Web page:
Long-Distance Migration and Mortality in Sweden: Testing the Salmon Bias and Healthy Migrant Hypotheses
Sven Drefahl, Stockholm University
Gunnar Andersson, Stockholm University
The demographic study of migrant populations sometimes produces different “paradoxes” as observed demographic rates fail to conform to expectations. The unexpectedly low mortality of immigrant populations in Europe and the U.S. is one such paradox. This is often ascribed to healthy-migrant effects and to “salmon effects” caused by selective return migration. Instead of focusing on international migrants, we test these hypotheses by studying the mortality of long-distance migrants in Sweden, avoiding the problem that individuals disappear from our data at migration. We exploit Swedish register data to distinguish between the two effects in migrant mortality. We cover 11.9 million Swedish born individuals, of whom 473,000 were born in Norrland and moved to other parts of Sweden. 131,000 of them returned to Norrland. Separate analyses are conducted for adult and old age mortality by sex. First descriptive results confirm that both mechanisms can be observed for long-distance migrants in Sweden.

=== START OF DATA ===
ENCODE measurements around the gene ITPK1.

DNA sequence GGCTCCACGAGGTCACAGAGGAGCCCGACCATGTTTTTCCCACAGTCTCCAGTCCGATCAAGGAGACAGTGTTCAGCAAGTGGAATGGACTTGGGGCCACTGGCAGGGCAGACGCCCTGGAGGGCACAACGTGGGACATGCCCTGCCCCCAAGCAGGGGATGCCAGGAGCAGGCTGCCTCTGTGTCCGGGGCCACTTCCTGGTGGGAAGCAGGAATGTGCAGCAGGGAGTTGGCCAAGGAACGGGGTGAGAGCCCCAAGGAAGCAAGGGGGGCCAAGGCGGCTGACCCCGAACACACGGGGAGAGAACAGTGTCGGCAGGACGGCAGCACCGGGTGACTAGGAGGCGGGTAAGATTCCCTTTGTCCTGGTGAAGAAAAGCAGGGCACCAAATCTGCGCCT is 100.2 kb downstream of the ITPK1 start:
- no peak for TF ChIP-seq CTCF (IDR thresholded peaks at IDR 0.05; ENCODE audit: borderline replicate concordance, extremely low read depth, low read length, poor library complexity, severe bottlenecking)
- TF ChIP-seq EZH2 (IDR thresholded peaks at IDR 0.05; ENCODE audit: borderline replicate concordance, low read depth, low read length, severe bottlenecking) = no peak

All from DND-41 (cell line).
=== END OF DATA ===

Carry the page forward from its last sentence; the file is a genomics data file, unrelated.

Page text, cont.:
Presented in Poster Session 1